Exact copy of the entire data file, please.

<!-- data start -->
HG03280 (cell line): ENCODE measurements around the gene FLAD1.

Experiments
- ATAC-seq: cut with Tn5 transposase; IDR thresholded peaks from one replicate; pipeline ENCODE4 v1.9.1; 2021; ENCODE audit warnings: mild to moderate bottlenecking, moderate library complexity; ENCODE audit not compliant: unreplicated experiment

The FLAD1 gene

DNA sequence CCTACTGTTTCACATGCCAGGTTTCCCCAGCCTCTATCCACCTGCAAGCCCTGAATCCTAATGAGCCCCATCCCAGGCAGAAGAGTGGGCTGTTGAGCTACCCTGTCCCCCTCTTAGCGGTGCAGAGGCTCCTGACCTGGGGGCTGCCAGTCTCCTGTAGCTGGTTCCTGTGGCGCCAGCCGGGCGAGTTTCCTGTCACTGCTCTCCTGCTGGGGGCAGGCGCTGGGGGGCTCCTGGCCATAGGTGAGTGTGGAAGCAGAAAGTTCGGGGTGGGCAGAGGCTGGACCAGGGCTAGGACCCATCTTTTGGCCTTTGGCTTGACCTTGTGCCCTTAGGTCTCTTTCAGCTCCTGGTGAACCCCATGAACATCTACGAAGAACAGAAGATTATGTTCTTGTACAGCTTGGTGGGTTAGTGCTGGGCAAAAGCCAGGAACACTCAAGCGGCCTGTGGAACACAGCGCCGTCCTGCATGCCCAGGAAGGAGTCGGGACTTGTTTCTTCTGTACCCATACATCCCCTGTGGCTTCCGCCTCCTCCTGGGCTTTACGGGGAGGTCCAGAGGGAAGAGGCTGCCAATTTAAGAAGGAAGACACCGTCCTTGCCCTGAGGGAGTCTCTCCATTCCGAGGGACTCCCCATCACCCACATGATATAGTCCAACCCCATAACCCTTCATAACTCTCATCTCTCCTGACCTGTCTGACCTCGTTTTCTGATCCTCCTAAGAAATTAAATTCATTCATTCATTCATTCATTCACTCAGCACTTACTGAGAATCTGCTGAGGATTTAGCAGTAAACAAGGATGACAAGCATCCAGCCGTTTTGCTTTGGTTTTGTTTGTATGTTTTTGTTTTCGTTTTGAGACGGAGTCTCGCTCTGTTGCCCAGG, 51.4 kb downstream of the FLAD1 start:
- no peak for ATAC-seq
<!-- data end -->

HG03280 (cell line): ENCODE measurements around the gene FLAD1.

Experiments
- ATAC-seq: cut with Tn5 transposase; IDR thresholded peaks from one replicate; pipeline ENCODE4 v1.9.1; 2021; ENCODE audit warnings: mild to moderate bottlenecking, moderate library complexity; ENCODE audit not compliant: unreplicated experiment

The FLAD1 gene

DNA sequence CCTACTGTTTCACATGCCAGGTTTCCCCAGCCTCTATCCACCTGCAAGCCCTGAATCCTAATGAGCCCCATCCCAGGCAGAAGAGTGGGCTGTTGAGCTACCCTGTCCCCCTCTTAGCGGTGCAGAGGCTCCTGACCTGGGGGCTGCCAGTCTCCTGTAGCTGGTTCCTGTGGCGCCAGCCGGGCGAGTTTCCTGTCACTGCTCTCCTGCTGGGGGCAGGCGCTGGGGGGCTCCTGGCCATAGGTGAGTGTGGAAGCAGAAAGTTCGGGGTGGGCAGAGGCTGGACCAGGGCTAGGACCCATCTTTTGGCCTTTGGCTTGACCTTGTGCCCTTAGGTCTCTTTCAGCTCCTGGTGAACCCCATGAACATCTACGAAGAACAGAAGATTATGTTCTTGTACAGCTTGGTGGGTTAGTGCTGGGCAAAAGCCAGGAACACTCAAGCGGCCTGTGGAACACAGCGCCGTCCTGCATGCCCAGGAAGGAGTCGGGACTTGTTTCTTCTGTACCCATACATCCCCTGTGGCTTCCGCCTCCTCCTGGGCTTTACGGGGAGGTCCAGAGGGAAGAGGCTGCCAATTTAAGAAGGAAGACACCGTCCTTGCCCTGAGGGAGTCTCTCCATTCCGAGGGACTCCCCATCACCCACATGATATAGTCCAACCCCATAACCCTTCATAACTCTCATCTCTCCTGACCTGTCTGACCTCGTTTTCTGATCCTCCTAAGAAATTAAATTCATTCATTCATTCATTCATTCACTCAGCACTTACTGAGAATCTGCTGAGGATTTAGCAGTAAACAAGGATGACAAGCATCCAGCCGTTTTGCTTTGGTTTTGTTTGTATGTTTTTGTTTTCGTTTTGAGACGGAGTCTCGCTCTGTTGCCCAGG, 51.4 kb downstream of the FLAD1 start:
- no peak for ATAC-seq